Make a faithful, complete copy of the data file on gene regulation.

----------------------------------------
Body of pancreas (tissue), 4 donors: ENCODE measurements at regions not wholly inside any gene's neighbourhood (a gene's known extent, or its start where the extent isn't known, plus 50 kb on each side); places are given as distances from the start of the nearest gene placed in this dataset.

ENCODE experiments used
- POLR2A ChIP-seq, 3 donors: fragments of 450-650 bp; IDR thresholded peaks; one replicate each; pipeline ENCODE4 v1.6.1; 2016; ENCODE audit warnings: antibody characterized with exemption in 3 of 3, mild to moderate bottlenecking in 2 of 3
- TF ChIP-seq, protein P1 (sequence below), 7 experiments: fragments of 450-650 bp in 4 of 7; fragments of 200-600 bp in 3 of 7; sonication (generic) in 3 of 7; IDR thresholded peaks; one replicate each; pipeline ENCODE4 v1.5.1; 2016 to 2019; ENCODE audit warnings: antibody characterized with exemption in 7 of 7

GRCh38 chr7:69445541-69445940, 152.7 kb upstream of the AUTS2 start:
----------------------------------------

Body of pancreas (tissue), 4 donors: ENCODE measurements at regions not wholly inside any gene's neighbourhood (a gene's known extent, or its start where the extent isn't known, plus 50 kb on each side); places are given as distances from the start of the nearest gene placed in this dataset.

ENCODE experiments used
- POLR2A ChIP-seq, 3 donors: fragments of 450-650 bp; IDR thresholded peaks; one replicate each; pipeline ENCODE4 v1.6.1; 2016; ENCODE audit warnings: antibody characterized with exemption in 3 of 3, mild to moderate bottlenecking in 2 of 3
- TF ChIP-seq, protein P1 (sequence below), 7 experiments: fragments of 450-650 bp in 4 of 7; fragments of 200-600 bp in 3 of 7; sonication (generic) in 3 of 7; IDR thresholded peaks; one replicate each; pipeline ENCODE4 v1.5.1; 2016 to 2019; ENCODE audit warnings: antibody characterized with exemption in 7 of 7

GRCh38 chr7:69445541-69445940, 152.7 kb upstream of the AUTS2 start: